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Gun-smuggling suspects held in Florida, Philadelphia

February 16, 2011

By Staff Reporter

By Patrick Markey

PHILADELPHIA — A County Antrim man was ordered held without bail in Philadelphia on Thursday after federal prosecutors charged him with taking part of a Florida-based arms smuggling ring that conspired to ship illegal weapons to Ireland.

Martin Mullan, 29, dressed in a white T-shirt and cream-colored prison slacks, smiled and waved to his 5-year-old son, Sean, who scribbled on a notepad in the back of the Philadelphia federal courtroom with Mullan’s fiancee, Patricia O’Kane.

"Daddy, I’m here," the red-headed boy called to his father as Mullan sat handcuffed in the jury box.

Prosecutors charge Mullan is one of four Irish nationals who tried to send handguns, shotguns and ammunition through the U.S. mail to Ireland and Northern Ireland using packages marked with false labels for toys, videos and other electronic equipment.

Federal authorities arrested Conor Claxton and companions Siobhan Browne and Anthony Smyth in Fort Lauderdale on July 26. Mullan was arrested in Philadelphia later that day after he made an 18-hour drive from Florida, federal authorities said.

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Claxton allegedly told federal agents who arrested him that he was on an arms-buying mission for the Provisional IRA, a claim that sent an anxious ripple through the hallways of the British and Irish governments concerned about a return to violence by paramilitary groups.

Claxton also allegedly told agents he was in America to buy weapons for use against the British Army, RUC officers and loyalist paramilitary groups. The group chose Florida, he said, because buying guns there was "like buying cars, it was so easy," according to Miami prosecutors. Claxton’s lawyer has denied his client made those remarks.

In a statement released on Thursday, representatives from the IRA said that the group’s Army Council, the leadership controlling its actions, had not sanctioned an attempt to smuggle arms.

Unionist politicians, however, have expressed concern over the allegations of republican involvement in the plot.

Ken Maginnis, Ulster Unionist MP, told the Irish Times, "I have information from international security sources that the Florida gun-smuggling was officially sanctioned by the Provo leadership and was not a freelance or dissident operation."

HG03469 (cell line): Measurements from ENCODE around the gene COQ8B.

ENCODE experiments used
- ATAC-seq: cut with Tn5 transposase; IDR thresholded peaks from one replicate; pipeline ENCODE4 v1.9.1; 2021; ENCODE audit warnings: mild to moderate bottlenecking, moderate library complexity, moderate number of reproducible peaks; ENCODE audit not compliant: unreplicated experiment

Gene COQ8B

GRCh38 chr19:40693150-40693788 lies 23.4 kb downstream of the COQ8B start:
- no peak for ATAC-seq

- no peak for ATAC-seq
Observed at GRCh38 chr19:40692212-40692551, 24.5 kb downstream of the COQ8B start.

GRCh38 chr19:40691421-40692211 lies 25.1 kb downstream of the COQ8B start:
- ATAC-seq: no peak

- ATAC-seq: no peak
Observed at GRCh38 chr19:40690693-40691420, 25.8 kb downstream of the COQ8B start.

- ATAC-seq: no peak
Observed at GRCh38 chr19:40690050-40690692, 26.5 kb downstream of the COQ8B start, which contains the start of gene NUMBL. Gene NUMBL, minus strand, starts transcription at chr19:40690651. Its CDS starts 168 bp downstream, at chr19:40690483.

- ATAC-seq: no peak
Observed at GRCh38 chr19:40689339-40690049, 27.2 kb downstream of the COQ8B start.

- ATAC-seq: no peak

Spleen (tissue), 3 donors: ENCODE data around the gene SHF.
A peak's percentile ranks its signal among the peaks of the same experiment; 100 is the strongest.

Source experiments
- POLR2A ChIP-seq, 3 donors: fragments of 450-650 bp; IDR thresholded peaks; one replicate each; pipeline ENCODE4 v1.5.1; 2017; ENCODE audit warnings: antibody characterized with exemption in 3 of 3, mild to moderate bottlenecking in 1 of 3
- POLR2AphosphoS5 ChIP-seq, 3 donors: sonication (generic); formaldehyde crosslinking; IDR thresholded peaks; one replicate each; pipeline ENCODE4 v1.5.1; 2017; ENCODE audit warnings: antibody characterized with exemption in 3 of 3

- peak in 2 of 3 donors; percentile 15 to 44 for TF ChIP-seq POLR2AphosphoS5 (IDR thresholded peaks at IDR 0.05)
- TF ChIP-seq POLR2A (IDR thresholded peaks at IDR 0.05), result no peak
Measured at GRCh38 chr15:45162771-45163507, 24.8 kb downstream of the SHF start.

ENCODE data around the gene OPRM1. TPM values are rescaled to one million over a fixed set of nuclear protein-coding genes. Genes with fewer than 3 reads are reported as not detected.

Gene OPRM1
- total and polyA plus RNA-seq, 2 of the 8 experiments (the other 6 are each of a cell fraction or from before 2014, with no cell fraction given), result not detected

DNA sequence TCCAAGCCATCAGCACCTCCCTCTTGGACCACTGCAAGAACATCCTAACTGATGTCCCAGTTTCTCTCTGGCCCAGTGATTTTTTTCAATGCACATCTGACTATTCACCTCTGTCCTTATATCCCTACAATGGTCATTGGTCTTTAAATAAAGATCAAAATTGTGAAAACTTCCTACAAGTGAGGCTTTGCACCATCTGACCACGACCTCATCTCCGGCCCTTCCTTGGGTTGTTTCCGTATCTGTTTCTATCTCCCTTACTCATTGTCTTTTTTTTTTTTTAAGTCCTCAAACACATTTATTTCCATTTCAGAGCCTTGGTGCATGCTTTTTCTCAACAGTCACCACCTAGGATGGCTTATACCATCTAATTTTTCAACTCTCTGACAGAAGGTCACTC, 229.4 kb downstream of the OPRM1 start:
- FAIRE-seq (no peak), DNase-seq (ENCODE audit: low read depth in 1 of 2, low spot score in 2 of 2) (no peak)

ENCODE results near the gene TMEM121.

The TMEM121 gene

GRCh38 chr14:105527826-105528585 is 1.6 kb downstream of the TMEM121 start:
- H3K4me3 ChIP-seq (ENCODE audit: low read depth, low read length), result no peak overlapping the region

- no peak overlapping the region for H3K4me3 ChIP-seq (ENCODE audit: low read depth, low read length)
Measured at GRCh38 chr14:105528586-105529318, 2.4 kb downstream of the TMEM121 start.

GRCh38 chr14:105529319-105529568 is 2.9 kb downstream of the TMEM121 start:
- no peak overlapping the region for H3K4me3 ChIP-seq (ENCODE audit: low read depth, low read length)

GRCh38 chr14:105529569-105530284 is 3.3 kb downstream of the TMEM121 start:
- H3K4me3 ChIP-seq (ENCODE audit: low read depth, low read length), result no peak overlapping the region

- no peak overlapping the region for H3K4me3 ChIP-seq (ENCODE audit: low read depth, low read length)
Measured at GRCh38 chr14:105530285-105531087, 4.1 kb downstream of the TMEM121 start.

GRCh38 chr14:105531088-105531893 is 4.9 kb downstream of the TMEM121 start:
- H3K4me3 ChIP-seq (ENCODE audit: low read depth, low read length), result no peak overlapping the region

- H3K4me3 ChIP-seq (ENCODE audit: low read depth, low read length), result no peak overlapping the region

"As Unionists we have always maintained that there can never be an armed peace," Ulster Unionist Assembly member Dermott Nesbitt said in a statement last week.

"This development heightens our concerns that the implicit threat of terrorism remains and furthermore raises serious questions about the Republican movements American connection fund-raisers," Nesbitt said.

In Florida on Thursday, Claxton and Smyth pleaded not guilty to charges of conspiracy mailing weapons through the U.S. mail and illegally exporting weapons. Browne will be arraigned on the same charges next week.

Mullan faces similar charges in Florida and prosecutors are hoping he can be extradited from Philadelphia within weeks for a formal arraignment in Miami federal court.

Assistant U.S. Attorney Stephanie K. Pell told the Philadelphia court on Thursday that Mullan allegedly mailed as many as 13 handguns to Ireland and aided the other suspects in posting packages from Florida.

Pell said Mullan had given a statement to FBI agents arresting him that he knew several packages contained ammunition and other packages contained weapons.

Federal agents arresting Mullan also discovered two mailing receipts for packages sent to Ireland in the handbag of Mullan’s girlfriend, Pell said.

Two packages were later intercepted in New York and in Dublin that investigators have linked to Mullan, prosecutors said. U.S. Authorities in New York’s JFK Airport X-rayed a package containing ammunition and two handguns. A package uncovered in Dublin contained .50-caliber sniper ammunition, Pell said.

But Mullan’s attorney, Daniel McElhatton, said his client had made no such confessions to federal agents and challenged prosecutors to produce any signed statements.

"The first time he has heard of a signed statement was today," McElhatton said.

Mullan had been visiting family and friends from Ireland in Philadelphia and Florida since entering the United States on a visa waiver three months ago. Mullan had no knowledge that the packages he was asked to send contained weapons or ammunition, his lawyer said.

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